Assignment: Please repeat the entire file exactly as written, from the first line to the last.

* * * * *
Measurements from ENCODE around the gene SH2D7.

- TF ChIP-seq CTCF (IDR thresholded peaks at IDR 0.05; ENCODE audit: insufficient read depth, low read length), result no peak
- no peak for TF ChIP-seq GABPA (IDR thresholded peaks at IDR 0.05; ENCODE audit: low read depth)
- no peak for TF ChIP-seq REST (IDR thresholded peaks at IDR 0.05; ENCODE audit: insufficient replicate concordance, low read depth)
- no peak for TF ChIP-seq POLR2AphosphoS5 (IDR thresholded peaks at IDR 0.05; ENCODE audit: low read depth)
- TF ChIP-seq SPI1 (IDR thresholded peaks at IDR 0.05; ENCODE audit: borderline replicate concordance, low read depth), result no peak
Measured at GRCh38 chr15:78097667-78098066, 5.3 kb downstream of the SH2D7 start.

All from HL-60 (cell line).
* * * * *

Measurements from ENCODE around the gene SH2D7.

- TF ChIP-seq CTCF (IDR thresholded peaks at IDR 0.05; ENCODE audit: insufficient read depth, low read length), result no peak
- no peak for TF ChIP-seq GABPA (IDR thresholded peaks at IDR 0.05; ENCODE audit: low read depth)
- no peak for TF ChIP-seq REST (IDR thresholded peaks at IDR 0.05; ENCODE audit: insufficient replicate concordance, low read depth)
- no peak for TF ChIP-seq POLR2AphosphoS5 (IDR thresholded peaks at IDR 0.05; ENCODE audit: low read depth)
- TF ChIP-seq SPI1 (IDR thresholded peaks at IDR 0.05; ENCODE audit: borderline replicate concordance, low read depth), result no peak
Measured at GRCh38 chr15:78097667-78098066, 5.3 kb downstream of the SH2D7 start.

All from HL-60 (cell line).